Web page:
Working in the theatre can be dangerous, as you are frequently working with electrical equipment, at height, and with heavy set pieces, fixtures, speakers etc. It is incredibly important to properly consider all hazards involved in your production, and ensure any and all risks are minimised and prepared for. Any production you are putting on should have a risk assessment, which is usually compiled by either the production manager or producer. When writing the risk assessment you will need to consider every aspect of your production and everything that will happen, and whether and how someone could be hurt. This includes thinking about the consequences of things going wrong, or someone behaving inappropriately while carrying out a task. You then need to go through each of these risks and work out how you can minimise the chance of this happening, and what needs to be done to ensure everyone is safe. When doing this you need to ensure you consider the safety of all members of your team, your audience and anyone else in contact with the production, from early meetings and rehearsals, to any trailer shoots or building you might do, through the get in, technical rehearsals and the shows themselves, until you have completely vacated the venue and the production is over.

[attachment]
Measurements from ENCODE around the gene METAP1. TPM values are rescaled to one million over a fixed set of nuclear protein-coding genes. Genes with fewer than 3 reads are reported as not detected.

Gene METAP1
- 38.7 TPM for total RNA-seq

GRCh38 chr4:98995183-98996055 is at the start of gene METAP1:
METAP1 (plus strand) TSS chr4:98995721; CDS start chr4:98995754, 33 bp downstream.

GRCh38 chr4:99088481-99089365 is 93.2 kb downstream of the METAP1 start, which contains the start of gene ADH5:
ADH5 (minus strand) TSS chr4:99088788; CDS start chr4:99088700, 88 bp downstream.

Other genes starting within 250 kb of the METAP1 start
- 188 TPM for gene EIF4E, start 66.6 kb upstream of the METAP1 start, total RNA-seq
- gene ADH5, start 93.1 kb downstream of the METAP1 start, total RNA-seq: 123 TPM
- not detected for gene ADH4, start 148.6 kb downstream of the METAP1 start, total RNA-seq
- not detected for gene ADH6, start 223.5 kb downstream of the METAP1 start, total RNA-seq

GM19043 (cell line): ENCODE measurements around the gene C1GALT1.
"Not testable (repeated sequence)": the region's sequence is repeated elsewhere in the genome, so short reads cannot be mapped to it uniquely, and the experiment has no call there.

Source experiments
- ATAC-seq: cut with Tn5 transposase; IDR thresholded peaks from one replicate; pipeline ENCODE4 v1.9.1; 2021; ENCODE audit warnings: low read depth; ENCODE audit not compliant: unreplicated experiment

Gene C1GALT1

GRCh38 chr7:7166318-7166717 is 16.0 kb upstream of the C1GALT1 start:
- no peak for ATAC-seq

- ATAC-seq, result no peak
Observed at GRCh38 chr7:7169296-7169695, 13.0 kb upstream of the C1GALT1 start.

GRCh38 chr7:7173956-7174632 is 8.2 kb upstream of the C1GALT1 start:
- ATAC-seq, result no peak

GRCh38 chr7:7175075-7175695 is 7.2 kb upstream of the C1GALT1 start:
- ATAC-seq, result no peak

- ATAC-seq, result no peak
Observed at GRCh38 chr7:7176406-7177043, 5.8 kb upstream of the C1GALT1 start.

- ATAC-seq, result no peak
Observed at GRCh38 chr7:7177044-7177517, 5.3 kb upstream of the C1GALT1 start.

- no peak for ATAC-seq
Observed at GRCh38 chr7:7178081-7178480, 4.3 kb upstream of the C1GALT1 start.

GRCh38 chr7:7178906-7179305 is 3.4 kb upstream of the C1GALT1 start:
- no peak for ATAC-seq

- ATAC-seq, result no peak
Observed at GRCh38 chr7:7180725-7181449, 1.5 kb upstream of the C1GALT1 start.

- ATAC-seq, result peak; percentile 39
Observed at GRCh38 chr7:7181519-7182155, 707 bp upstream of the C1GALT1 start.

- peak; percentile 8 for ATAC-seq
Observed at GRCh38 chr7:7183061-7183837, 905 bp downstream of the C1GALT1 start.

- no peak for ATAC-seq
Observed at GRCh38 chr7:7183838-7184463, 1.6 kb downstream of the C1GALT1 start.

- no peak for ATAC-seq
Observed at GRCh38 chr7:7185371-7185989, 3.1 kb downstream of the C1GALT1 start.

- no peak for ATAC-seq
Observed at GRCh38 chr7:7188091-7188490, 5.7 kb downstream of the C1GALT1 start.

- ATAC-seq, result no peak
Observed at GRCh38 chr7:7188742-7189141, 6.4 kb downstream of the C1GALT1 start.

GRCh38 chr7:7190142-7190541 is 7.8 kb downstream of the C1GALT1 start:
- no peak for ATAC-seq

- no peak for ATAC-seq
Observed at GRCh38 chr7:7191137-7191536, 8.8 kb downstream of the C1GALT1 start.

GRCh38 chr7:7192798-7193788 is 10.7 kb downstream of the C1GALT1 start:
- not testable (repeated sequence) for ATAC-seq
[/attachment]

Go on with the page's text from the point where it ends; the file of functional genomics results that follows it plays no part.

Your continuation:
Compiling the risk assessment should not be taken lightly; it is vital in ensuring the safety of everyone involved in your production, and you must ensure that all safety precautions which arise from it are actually implemented. The risk assessment should be a living document which you review regularly throughout the production, to ensure it is up to date and constantly being considered. It should be available to, and brought to the attention of, every member of the team so they are aware of the dangers present and how to minimise the risk of anyone coming to harm.
To ensure that you think through your entire production properly, and to avoid missing out anything you should always begin each risk assessment fresh, rather than asking for an example or old risk assessments from anyone else. For that reason, we will not provide a full example for you here, but below we do give a template from which you may choose to work. A (highly spurious) example hazard is provided to help you understand how to use the template. If you have a template you prefer or are asked by a venue to use a specific template, you should stick to that.
Before any production takes place please ensure you have also read the TAFF Code of Conduct on Safety Matters, and any health & safety information provided by your venue.